Recent elections have highlighted flaws in the American electoral process. Here's how to address them:
Step 1: Realization
We first need to realize that American elections are not as bad as other nations. We do have free and fair elections that are, for the most part, conducted without scandal. However, we do have problems with voter registration, voter apathy and proportionality of votes.
The second realization that we need to have is that these four easy steps are: one, more than four steps and two, not even close to easy.
Step 2: Voter registration
Conservatives wail about the lack of effective voter identification and the possibility of voter fraud, which can lead to discriminatory laws like the one Georgia just passed. Liberals, in turn, complain about the difficulty of registering people to vote and increasing turnout under these repressive laws.
Solving both of those problems is as “simple” as creating a new federal agency. This agency should be independent, similar to the Federal Reserve, and it would be in charge of registering every single eligible individual to vote and issuing them a federal voter identification card. A great step, people would both be issued an ID to prevent fraud, and also registered to potentially increase turnout.
Another step the federal government could take would prevent voter suppression would be reinstituting Sections 4(b) and 5 of the Voting Rights Act, but applying them to all states.
Struck down in 2013 in Shelby County v. Holder, the Supreme Court ruled that these sections gave unnecessary burdens to specific localities; however, by applying them to the whole nation, the burden of nondiscrimination would be on everyone.
Step 3: Voting
The most important step is actual voting. People cannot make their voices heard if they do not vote for their preferred candidate. Participation is the key to American democracy.
The U.S. should follow in the footsteps of Australia and make voting mandatory. There are a few reasons why people can’t vote: time and money. Election Day should be moved to the first Monday in November and made a federal holiday where every business is closed so people have time to vote.
There are two viable options when it comes to money. The government should give a tax credit of 1/365 of the individual’s annual adjusted gross income or $100, whichever is less. Another option is a fine if someone chooses not to vote. This depends on if people respond to reward or punishment better. These few things will increase voter turnout, making the will of the people known.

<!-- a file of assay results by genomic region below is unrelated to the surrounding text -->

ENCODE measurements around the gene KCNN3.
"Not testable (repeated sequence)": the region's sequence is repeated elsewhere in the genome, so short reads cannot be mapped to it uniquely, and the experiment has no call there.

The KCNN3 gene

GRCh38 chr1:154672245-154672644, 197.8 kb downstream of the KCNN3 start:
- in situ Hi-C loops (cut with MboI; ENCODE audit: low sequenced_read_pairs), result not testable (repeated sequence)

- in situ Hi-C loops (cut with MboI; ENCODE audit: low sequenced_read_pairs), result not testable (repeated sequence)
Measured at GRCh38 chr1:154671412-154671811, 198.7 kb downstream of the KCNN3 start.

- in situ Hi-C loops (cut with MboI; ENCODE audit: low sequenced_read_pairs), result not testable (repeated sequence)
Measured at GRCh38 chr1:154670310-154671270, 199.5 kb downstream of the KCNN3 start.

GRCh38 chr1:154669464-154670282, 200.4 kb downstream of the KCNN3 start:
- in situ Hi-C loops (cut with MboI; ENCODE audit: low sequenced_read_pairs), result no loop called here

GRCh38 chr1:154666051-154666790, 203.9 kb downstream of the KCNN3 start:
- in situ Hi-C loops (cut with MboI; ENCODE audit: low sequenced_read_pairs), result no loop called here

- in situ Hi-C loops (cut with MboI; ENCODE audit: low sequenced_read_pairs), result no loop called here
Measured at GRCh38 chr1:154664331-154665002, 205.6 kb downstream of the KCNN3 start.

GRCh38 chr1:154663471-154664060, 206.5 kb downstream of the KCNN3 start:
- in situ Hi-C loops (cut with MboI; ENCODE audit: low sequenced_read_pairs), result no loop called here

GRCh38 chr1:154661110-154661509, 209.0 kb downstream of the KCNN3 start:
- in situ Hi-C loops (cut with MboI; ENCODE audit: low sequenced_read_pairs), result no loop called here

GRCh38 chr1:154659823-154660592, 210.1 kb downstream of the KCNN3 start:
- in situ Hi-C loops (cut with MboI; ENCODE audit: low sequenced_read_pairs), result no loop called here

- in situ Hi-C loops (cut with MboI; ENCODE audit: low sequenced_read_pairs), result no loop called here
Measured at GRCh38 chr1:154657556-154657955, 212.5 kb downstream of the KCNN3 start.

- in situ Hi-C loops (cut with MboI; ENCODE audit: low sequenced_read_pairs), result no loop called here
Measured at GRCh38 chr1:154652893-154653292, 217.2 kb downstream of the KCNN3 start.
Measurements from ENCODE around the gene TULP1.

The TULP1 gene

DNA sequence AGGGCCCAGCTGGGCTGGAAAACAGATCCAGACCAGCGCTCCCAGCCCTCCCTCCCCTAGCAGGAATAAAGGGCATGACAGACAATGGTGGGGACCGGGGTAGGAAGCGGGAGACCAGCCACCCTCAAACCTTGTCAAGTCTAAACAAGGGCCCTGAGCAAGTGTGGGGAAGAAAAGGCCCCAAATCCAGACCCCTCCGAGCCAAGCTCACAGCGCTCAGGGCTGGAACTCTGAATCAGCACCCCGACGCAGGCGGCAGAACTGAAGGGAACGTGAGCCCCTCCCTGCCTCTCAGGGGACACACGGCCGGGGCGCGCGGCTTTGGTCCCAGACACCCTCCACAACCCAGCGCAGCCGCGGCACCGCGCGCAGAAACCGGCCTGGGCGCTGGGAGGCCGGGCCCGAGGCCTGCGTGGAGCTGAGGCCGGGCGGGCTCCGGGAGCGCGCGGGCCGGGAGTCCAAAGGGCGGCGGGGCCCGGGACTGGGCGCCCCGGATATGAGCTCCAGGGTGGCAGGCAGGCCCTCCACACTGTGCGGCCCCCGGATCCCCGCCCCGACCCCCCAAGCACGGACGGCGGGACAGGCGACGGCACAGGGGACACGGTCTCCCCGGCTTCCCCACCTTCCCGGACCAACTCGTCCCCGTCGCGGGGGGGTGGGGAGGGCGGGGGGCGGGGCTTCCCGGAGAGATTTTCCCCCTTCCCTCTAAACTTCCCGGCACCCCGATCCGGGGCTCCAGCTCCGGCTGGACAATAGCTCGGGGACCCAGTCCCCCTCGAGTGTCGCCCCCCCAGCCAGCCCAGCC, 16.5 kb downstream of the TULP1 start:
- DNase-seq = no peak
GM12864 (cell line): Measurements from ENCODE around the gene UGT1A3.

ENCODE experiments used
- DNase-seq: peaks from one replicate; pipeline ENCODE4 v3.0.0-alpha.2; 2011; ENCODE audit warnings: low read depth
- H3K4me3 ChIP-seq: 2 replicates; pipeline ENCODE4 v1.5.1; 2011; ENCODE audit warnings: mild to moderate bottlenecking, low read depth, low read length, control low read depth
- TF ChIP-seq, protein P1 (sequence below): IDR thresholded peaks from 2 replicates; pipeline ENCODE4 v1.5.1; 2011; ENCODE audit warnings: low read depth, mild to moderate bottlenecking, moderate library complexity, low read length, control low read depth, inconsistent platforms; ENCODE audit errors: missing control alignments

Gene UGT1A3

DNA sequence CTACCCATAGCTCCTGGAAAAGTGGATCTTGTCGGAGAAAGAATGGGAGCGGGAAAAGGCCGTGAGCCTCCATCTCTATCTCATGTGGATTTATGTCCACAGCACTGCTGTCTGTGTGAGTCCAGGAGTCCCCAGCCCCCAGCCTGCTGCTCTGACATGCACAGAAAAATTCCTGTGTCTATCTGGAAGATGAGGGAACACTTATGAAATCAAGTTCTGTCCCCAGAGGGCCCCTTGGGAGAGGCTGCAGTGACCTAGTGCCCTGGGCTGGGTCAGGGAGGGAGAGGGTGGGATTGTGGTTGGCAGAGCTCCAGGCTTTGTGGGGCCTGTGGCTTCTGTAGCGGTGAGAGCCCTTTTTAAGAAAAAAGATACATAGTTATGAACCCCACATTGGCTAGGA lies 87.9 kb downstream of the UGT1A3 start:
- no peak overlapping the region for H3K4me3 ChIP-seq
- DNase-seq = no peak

Step 4: Making those votes count
4a. Congressional districts and gerrymandering
Gerrymandering is a huge problem, especially here in North Carolina. Gerrymandering, in its most basic form, is voter suppression. It doesn’t matter which party draws the map, they will draw it to benefit them and suppress the votes of the other party or, in the case of Republicans, minorities. The two main types, cracking and packing, serve to dilute the vote of a certain group statewide.
Ending gerrymandering on a congressional level will give more meaning to each of the ballots cast in those districts and increase voter turnout. This will likely also lead to more turnover in Congress, which could end the calls to institute term limits for representatives and senators.
4b. What about the Electoral College?
As we all are aware, a candidate can lose the popular vote and win the election due to the Electoral College. The Electoral College presents a problem in the equity of votes. It also suppresses voter turnout as many individuals believe that their vote doesn't matter. However, there are several ways to fix the problem that the Electoral College presents to representative politics.
The first solution is the easiest: allocate Electoral College votes based upon winners of congressional districts, like Maine and Nebraska do. This would be best done if the problem of gerrymandering was resolved. If it is not, the terribly drawn lines would impact presidential elections. Despite gerrymandering issues, allocating electoral votes this way would be more representative of how the state votes compared to the winner-take-all system most states have.
The second solution is the National Popular Vote Interstate Compact, an agreement to allocate Electoral College votes to the winner of the national popular vote. Currently, the compact has 16 jurisdictions, 15 states and Washington D.C., signed on, totaling 196 electoral votes. The compact is only binding once enough states have joined to represent 270 electoral votes, enough to win.
The third, and least likely, solution is a constitutional amendment to abolish the Electoral College. Simply due to the number of states that get a disproportionate boost from the Electoral College, this proposal will not get the congressional or state support it needs to pass.
These proposals are, realistically in today's climate, unlikely to occur, but they would be significant improvements — and we need to dream big. In these four easy steps, we can fix American elections for the better.
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